1. Philosopher = lover of wisdom
  2. Cosmologists (people who study the universe)
    1. Matter philosophers

                                                               i.      Thales of Miletus (624-548 BC) Basic element water      Natural explanation for earthquakes

                                                             ii.      Anaximenes (d. 525 BC) Basic element air    Natural explanation for rainbows

                                                            iii.      Anaximander (611-547 BC) Basic element – the “boundless”     Creation was natural process of evolution

    1. Pythagoras of Samos (580-507 BC)     Mathematical order of nature
    2. Parmenides of Elea (515-450 BC)        Truth reached through abstract thought  Founder of logic
    3. Democritus of Abdera (460-370 BC)    Universe consists of atoms
    4. Hippocrates of Cos (460-377 BC)         Natural causes for disease       Four humors: blood, phlegm, yellow bile, black bile
  1. Sophists
    1. Wanted to use reason to analyze people and society
    2. Taught political arete’ – skills needed to make laws and policies of polis
    3. Were philosophical relativists
    4. Protagoras – “Man is the measure of all things.”
    5. Attacked traditional religion and morality
    6. Aristippus – success = attainment of pleasure
  2. Socrates (c. 469-399 BC)
    1. Was not a Sophist although he wanted to use reason to examine human beliefs and behavior
    2. Believed moral values could be obtained through rational reflection – Socratic method or dialectic
    3. Function of philosopher was to recover truth buried in the mind
  3. Plato (428-348 BC)
    1. Disciple of Socrates/idealist
    2. Apology (legal term meaning defense) written shortly after Socrates’ death uses Socratic method: tension between realism/idealism, science/morality and ethics

                                                               i.      Realist: 3 parts to human nature: fear, self-interest, pride: “How should I live to get the most stuff possible?”

                                                             ii.      Idealist: concerned with values, not the world and things in it “How should I live to be a good human being?” “The unexamined life is not worth living.”

    1. The Republic (c. 380 BC): Justice is good for its consequences, but also is good in itself. Defined as doing what you’re naturally suited to do.

                                                               i.      Analogy between and individual and a city: The Body Politic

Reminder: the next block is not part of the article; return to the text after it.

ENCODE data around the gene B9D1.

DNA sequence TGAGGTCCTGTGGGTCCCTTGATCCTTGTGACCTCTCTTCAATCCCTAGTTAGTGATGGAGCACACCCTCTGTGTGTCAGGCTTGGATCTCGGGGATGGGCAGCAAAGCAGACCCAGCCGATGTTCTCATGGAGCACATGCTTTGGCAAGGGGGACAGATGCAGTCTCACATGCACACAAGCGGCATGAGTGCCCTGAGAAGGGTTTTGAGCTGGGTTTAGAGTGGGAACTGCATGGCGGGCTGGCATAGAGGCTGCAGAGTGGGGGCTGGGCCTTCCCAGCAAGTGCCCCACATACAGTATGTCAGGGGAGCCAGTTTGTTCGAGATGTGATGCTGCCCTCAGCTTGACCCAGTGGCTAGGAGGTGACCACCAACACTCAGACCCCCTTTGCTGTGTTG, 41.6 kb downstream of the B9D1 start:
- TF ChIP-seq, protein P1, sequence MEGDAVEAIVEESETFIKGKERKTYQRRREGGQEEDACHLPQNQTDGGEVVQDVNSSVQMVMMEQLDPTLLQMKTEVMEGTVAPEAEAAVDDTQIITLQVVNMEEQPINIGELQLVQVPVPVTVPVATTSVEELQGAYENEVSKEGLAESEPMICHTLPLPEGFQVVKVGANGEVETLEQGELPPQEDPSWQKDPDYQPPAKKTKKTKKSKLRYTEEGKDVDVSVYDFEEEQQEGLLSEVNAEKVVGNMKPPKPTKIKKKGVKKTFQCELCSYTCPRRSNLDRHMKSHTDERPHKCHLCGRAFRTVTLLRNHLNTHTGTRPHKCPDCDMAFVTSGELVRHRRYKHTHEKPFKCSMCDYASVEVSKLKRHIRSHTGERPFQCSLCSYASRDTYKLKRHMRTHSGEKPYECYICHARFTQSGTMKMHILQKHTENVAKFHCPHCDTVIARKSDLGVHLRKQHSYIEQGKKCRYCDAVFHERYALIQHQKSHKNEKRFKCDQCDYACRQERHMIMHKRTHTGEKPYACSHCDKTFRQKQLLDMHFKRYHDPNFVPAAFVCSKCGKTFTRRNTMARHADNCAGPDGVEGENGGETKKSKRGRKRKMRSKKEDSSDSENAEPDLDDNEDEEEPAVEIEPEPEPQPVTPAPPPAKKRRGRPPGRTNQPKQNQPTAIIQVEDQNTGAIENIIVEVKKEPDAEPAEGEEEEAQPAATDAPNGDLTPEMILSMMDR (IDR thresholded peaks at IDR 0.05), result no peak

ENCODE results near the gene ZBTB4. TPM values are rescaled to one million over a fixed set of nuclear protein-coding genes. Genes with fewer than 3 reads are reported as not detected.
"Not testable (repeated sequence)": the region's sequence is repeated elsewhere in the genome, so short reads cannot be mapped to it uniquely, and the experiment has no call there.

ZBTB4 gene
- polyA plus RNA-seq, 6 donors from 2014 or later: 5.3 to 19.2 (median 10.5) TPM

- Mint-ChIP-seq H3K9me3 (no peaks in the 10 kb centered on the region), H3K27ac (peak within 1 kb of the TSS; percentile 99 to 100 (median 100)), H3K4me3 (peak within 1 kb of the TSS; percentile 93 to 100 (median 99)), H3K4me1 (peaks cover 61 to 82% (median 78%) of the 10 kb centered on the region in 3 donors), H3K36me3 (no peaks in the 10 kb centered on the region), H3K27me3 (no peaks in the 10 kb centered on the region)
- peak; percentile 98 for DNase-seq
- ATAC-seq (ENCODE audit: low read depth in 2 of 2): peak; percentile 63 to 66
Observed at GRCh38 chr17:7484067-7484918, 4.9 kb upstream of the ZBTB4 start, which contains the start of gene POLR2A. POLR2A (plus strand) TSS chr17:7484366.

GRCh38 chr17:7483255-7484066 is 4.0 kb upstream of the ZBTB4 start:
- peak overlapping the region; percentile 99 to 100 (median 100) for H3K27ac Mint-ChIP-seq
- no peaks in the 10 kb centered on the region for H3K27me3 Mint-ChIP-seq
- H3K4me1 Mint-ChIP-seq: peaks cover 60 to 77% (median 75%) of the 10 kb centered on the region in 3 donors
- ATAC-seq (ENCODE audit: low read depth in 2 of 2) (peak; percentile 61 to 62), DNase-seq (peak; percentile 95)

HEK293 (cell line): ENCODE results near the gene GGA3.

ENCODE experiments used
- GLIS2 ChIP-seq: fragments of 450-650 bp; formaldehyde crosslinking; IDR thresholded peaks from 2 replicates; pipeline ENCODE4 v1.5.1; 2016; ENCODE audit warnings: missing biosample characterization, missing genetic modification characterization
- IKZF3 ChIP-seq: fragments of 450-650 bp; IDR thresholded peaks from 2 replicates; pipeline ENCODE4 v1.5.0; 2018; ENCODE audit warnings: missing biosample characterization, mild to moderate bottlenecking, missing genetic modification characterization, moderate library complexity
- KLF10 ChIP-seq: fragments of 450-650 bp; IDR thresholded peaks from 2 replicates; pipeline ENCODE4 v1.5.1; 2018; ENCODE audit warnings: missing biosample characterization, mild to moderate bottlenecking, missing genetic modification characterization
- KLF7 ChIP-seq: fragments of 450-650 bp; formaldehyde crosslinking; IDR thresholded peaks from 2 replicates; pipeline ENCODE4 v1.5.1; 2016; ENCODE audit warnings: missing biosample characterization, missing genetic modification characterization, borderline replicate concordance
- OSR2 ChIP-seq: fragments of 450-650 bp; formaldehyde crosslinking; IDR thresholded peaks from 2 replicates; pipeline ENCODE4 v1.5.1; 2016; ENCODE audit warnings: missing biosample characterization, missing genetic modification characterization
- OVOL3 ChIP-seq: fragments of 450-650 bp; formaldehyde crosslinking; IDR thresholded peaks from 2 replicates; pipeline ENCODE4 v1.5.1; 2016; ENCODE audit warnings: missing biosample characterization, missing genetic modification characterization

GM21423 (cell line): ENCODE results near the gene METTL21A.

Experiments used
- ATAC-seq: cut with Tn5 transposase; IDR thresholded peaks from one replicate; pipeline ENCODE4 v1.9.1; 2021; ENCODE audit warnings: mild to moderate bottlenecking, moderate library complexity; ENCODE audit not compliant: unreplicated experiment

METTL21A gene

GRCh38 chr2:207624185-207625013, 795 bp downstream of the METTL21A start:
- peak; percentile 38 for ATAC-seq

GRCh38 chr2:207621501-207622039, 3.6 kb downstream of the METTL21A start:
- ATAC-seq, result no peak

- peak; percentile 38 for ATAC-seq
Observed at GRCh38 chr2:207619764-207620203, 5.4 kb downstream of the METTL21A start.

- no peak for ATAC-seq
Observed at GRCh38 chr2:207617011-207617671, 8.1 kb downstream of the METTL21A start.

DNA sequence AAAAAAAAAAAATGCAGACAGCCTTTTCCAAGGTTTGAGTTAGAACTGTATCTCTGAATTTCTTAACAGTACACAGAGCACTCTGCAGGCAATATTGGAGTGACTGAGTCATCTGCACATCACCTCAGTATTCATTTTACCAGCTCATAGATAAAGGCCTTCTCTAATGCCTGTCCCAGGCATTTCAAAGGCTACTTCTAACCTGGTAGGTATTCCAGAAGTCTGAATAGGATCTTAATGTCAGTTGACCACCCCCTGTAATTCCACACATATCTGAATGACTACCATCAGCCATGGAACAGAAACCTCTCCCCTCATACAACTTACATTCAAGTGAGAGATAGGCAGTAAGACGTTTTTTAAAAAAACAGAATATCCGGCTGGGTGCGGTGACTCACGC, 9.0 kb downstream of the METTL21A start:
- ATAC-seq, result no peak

1.      Rational – Philosopher Ruler

2.      Spirited – Soldiers

3.      Appetitive - Craftspeople

                                                             ii.      Anti-democratic

1.      In a healthy city, people’s only goal is to meet basic needs

2.      In an unhealthy city, people seek luxury and are in danger from the envy of others

  1. Aristotle (384-322 BC)
    1. Associated with Plato’s Academy 368-348; tutor to Alexander the Great 343-340; established Lyceum in Athens 335.
    2. Nicomachean Ethics  Tries to combine and connect idealism and realism

                                                               i.      Thinks everything has a function and purpose: its purpose is its “good”: the world as is (realism) aims at the world as it should be (idealism)

                                                             ii.      Interested in citizenship

                                                            iii.      Five kinds of knowledge

1.      Scientific knowledge

2.      Craft knowledge (learn by producing)

3.      Practical wisdom (answer may be relative, not absolute)

4.      Understanding

5.      Wisdom (encompasses both scientific knowledge and understanding)

                                                               i.      Doctrine of the Mean

1.      Appropriate degree of response, not mediocrity

2.      For every situation, the right response lies between the extreme of excess and the extreme of deficiency

    1. Metaphysics    Doctrine of the Four Causes

                                                               i.      Material – the clay to make a vase

                                                             ii.      Efficient – the potter

                                                            iii.      Formal – the idea of form – the “vaseness”

                                                           iv.      Final – the purpose – the vase contains flowers